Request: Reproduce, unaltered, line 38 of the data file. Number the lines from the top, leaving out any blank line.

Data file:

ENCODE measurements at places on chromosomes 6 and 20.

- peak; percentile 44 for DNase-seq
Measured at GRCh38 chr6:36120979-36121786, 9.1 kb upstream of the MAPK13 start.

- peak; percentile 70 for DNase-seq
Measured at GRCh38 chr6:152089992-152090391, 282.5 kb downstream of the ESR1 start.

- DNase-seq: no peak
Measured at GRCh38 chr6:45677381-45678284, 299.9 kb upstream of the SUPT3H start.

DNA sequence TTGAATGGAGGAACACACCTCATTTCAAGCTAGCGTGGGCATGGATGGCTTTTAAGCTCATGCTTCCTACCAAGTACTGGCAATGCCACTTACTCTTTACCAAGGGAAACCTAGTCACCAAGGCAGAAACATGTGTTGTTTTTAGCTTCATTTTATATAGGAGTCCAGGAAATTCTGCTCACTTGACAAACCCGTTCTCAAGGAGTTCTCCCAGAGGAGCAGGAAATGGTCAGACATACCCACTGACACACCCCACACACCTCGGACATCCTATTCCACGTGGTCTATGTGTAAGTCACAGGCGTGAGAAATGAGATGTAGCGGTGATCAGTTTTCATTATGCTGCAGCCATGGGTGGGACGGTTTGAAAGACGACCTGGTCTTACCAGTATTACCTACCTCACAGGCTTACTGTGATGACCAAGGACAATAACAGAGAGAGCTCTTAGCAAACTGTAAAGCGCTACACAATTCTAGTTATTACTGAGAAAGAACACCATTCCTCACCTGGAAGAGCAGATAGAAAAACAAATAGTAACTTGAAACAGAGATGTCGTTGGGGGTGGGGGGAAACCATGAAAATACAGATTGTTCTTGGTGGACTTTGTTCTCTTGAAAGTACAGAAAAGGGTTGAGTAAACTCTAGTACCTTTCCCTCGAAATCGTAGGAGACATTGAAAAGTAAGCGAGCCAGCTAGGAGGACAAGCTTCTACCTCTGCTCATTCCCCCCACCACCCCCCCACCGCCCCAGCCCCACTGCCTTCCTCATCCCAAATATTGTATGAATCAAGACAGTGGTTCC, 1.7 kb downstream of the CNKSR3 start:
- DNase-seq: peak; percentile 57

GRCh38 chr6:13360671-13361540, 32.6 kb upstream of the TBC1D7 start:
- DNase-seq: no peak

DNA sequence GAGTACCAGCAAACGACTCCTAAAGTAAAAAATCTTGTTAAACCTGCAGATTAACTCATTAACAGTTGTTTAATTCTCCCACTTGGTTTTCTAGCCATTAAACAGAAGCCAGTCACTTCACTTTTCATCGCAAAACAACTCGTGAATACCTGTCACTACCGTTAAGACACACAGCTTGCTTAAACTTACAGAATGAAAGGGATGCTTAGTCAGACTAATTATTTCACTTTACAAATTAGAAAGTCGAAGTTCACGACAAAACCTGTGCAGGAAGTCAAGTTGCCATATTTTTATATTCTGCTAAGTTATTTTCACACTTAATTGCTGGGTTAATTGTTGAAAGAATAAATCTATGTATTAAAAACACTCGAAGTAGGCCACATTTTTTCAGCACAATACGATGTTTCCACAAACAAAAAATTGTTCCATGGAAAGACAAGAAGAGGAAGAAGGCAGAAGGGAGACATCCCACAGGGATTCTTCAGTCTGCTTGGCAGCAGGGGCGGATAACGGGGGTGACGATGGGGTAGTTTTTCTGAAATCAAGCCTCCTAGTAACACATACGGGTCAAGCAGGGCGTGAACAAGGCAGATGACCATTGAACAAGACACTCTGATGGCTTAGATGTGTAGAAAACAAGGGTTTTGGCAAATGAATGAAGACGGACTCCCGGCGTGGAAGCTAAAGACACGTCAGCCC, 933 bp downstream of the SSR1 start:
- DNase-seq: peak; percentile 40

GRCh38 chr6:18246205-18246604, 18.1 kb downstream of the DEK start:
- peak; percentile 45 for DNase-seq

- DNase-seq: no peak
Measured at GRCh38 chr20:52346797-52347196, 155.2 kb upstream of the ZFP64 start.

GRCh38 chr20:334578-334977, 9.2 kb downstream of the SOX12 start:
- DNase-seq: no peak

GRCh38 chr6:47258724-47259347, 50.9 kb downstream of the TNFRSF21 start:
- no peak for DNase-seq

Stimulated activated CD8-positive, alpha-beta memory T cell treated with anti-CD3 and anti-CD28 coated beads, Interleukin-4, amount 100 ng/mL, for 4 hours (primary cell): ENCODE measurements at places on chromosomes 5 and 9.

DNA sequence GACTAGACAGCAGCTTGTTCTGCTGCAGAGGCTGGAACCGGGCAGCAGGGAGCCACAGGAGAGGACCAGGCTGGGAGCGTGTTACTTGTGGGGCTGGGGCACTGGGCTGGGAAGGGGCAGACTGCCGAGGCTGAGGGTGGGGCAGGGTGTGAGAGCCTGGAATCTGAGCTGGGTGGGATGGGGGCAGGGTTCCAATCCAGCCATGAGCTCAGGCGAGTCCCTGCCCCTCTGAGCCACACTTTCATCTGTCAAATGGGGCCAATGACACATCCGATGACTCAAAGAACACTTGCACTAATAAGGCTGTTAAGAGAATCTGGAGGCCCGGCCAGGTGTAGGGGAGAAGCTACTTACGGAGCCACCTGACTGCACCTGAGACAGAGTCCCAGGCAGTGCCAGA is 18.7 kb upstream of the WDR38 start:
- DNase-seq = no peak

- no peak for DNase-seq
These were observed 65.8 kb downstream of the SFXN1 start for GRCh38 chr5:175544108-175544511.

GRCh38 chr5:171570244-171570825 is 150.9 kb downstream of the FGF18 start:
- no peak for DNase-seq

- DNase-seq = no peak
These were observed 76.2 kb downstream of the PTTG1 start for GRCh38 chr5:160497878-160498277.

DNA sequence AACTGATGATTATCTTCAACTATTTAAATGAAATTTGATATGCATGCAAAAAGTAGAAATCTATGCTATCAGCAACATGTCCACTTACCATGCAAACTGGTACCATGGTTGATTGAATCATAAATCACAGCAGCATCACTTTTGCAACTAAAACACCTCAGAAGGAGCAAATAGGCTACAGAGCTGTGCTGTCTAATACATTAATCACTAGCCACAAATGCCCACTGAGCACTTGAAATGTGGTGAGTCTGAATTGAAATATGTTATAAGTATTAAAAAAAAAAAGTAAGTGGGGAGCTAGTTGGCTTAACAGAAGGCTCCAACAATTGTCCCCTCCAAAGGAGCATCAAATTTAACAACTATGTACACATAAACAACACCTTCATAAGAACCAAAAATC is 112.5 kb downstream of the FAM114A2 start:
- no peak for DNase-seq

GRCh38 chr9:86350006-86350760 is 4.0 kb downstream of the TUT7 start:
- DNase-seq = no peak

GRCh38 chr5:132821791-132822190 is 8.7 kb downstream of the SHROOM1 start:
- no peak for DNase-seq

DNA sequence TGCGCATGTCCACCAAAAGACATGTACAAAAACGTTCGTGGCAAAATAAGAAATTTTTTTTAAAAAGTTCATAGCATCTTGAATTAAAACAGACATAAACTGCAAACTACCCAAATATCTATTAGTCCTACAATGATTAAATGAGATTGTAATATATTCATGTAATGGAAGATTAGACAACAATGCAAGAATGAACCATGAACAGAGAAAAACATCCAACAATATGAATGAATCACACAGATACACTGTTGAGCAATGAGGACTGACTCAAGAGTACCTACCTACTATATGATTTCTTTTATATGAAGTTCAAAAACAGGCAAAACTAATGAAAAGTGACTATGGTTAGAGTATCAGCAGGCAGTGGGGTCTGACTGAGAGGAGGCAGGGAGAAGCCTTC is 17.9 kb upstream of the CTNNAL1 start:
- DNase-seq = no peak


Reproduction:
- DNase-seq = no peak